On my last photo tour across South-East Asia I was reminded just how rewarding the temples of Angkor can be. Sure it takes a little local knowledge to make the most of the experience, and an appreciation of Black & White photography doesn't go astray either. This is not an "easy" photographic assignment by any means, but the rewards are there for the taking.
Not just inside the temples either. Unique villages on the Tonle Sap, local markets in nearby villages and the parade of bicycles and tuk tuks around dusk are just some of the added treats to look for. Monks are not the main game in town, ironically. I've heard of people hiring monks to pose for their photos in Angkor and I just wonder what the hell they think travel photography is all about. Buying a model or capturing real life? I've clearly made my mind up about such practices, but I'll ask you to contemplate if there's anything rewarding about staging a scene and then calling it "travel photography".
Angkor offers a wealth of treasures without needing to hire monks as models. It also sweetens the deal with some great culinary treats around town, some fine dining and some crazy Khmer street eats. Good hotels and a reliable source of tuk tuk drivers ready to take you to temples, or sometimes just take you for a ride. That's life in an NGO driven country.
On the downside the weather in Siem Reap is stifling and steamy. Hot just doesn't express the draining climate that bears down on photographers carrying heavy camera bags and a tripod. You need to stay cool and keep your energy in good condition. To this end I plan my visits with plenty of down time back at the hotel, either to dip in the pool or chill in the air-conditioned room with your laptop and some good RAW processing software.
Even so it's hard not to over do it. Sunrise session require getting up at 4am and there are over 400 hundred temples scattered across the conservation area to explore. You can't see them all, or even a fraction of them. There are temples I love that I haven't seen in five years, that's the nature of the challenge.
Sunrise is a tough one because no matter what your best shot looks like you'll always wonder if the next day will be better. Mostly it isn't, and this year we got lucky on the first day. Again. Enough cloud to catch colours in the sky, enough clear horizon to let that colour punch out before 6am. We got some great shots but it took a few more trips to sunrise in the following days to appreciate just how good the first one was.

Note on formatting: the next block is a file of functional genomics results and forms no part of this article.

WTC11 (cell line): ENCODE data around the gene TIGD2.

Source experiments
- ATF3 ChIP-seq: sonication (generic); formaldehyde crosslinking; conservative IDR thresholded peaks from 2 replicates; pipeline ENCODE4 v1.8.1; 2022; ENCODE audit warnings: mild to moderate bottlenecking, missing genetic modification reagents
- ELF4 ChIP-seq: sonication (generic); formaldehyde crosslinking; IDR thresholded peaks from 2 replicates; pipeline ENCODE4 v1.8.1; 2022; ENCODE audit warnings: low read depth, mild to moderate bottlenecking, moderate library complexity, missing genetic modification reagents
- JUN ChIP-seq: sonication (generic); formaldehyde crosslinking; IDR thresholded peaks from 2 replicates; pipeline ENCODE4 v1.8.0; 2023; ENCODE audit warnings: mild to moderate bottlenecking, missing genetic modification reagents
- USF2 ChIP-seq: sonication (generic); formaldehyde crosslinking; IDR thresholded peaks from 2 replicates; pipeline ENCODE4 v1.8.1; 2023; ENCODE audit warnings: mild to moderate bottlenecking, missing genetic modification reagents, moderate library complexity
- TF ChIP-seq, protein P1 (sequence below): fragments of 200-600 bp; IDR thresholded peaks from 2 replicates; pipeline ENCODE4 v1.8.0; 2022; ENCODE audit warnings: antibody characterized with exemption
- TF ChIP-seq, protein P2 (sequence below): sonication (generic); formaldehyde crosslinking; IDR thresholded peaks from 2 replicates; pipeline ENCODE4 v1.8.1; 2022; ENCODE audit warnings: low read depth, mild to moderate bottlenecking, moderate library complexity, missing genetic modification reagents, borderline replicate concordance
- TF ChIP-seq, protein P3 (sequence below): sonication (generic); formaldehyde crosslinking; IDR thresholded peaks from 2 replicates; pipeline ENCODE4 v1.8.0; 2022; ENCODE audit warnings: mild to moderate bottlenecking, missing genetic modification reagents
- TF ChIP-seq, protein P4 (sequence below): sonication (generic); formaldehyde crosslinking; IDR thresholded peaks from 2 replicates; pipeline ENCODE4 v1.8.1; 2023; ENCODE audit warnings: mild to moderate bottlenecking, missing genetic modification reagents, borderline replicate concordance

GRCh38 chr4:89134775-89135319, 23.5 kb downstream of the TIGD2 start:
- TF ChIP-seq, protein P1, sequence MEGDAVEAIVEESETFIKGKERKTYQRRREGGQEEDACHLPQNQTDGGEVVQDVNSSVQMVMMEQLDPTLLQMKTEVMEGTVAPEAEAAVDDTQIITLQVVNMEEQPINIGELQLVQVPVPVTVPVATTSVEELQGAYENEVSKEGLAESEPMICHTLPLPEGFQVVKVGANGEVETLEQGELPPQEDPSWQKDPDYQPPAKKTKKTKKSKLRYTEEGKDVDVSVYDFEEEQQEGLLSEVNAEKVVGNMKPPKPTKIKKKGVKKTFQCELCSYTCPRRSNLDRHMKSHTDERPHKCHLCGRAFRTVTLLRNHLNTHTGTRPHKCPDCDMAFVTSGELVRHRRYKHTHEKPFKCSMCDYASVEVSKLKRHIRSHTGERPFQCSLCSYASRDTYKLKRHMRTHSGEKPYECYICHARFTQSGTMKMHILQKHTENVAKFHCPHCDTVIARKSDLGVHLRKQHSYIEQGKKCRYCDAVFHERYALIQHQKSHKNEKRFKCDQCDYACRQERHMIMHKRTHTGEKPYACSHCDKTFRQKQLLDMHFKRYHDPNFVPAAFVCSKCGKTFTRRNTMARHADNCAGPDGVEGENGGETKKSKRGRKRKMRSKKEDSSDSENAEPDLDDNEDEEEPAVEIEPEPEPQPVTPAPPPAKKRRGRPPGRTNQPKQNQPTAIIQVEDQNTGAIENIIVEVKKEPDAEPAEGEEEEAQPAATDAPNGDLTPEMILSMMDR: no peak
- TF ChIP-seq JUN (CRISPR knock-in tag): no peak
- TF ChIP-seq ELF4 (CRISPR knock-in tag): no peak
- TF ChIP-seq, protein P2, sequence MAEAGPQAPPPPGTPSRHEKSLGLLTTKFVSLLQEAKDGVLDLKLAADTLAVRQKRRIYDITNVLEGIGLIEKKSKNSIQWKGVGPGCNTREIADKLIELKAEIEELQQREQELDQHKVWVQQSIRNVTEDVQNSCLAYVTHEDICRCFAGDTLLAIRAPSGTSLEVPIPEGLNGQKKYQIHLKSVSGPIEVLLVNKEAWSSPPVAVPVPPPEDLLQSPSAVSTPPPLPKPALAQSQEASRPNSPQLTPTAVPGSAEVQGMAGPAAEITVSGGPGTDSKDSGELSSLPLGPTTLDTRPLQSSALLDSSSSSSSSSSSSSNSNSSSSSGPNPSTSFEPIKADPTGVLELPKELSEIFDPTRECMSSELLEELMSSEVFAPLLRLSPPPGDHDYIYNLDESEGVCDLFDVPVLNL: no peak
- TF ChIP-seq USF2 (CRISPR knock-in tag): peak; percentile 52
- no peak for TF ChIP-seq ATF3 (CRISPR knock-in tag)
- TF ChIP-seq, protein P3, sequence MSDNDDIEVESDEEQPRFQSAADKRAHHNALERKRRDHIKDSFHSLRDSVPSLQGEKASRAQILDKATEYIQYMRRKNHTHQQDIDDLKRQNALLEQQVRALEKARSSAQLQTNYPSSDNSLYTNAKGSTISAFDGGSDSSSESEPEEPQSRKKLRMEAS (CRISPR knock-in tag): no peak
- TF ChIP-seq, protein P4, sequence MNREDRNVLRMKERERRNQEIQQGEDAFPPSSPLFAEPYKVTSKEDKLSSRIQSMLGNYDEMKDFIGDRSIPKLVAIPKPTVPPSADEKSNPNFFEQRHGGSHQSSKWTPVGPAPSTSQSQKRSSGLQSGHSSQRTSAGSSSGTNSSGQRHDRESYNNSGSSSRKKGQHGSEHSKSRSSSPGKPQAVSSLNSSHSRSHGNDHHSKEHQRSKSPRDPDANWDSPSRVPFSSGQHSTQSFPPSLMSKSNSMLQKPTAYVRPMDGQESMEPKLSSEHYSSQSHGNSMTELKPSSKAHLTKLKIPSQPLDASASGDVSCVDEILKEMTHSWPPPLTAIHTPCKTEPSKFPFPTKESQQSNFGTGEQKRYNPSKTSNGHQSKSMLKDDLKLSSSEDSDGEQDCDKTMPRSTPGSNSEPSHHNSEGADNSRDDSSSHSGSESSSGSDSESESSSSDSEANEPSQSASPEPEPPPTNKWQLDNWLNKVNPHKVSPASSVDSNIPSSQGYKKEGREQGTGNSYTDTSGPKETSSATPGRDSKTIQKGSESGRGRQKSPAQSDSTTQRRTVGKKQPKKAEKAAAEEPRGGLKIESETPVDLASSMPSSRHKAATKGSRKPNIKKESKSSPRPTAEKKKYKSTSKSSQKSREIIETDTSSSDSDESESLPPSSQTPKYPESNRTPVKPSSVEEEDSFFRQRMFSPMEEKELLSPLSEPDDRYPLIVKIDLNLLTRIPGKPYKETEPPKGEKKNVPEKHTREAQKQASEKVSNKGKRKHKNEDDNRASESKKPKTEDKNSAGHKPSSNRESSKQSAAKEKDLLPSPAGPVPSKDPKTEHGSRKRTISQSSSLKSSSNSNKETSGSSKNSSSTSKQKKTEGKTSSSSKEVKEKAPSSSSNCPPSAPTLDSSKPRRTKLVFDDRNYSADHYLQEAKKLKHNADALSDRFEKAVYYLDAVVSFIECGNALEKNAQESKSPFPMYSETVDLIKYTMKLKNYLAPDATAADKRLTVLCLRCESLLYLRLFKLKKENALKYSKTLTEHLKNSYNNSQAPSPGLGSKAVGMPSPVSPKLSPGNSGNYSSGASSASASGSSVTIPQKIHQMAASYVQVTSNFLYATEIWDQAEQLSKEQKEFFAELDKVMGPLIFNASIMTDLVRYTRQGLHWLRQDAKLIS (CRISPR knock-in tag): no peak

Colour is the rare treasure around Angkor. Temples of black and grey hide in the forests and what little colour you do find is lost under drenching sunlight or dull clouds. There's little in between. Black & White processing does wonders for the final result. My first recollection of seeing photographs from Angkor were poorly reproduced B+W plates, and perhaps that harkening to an age gone by is why the B+W treatment still looks to satisfying to me. Angkor belongs in B+W and gains much from the fine detail and depth of dynamic range that converting to monochrome can offer.
In some respects the Ancient Kingdoms photo tour could be a Black & White workshop, as so much of our experience on the road translates with grace when given a touch of monochrome. It's addictive after a while, with so many ordinary frames taking on charm and appeal when converted. Arriving in Angkor at the end of the tour means we're already up to speed with the Black & White format and ready to hit the temples with our recently gained experience.
I look around at what everyone is shooting and can't help but like what I see.
For myself it's a challenge to find something new on every return visit, but everyone needs a challenge. Retracing some favourite steps reveals new ways to see an old friend. Ta Prohm and Beng Mealea are my pick of the bunch, with The Bayon and Angor Wat close behind. I've only just departed the airport at Siem Reap but I'm already thinking about what I'll come back with next year. A new lens, a new camera maybe. Something to give me a new perspective on many thousands of years worth of ruins.
Not all the temples are in ruins, but my favourites remain at least a little shambolic. Chaos is my friend when working on Black & White, as order and tidiness seem unsuitable for the retro feel that I'm angling for. Chaos not only comes from the lavastone and sandstone, but from the trees that invade the historical record. Leaves and vines give Angkor a unique character. I love the play between jungle and man, the way wilderness claims back what was once orderly and glorious. Nature always wins.
I first heard about Angkor nearly 20 years ago and at the time I was urged to see it soon, before the tourists ruin it. The tourists did come, but to date the ruins have survived being ruined any further. It takes some skill to dodge the crowds, I'll admit, but it's not impossible. You don't need to rush to see this place before the culture is destroyed by travellers, it's Angkor not China.
But do rush to put it high on the list of wonderful photographic experiences to discover, albeit with a touch of challenge and plenty of steamy jungle.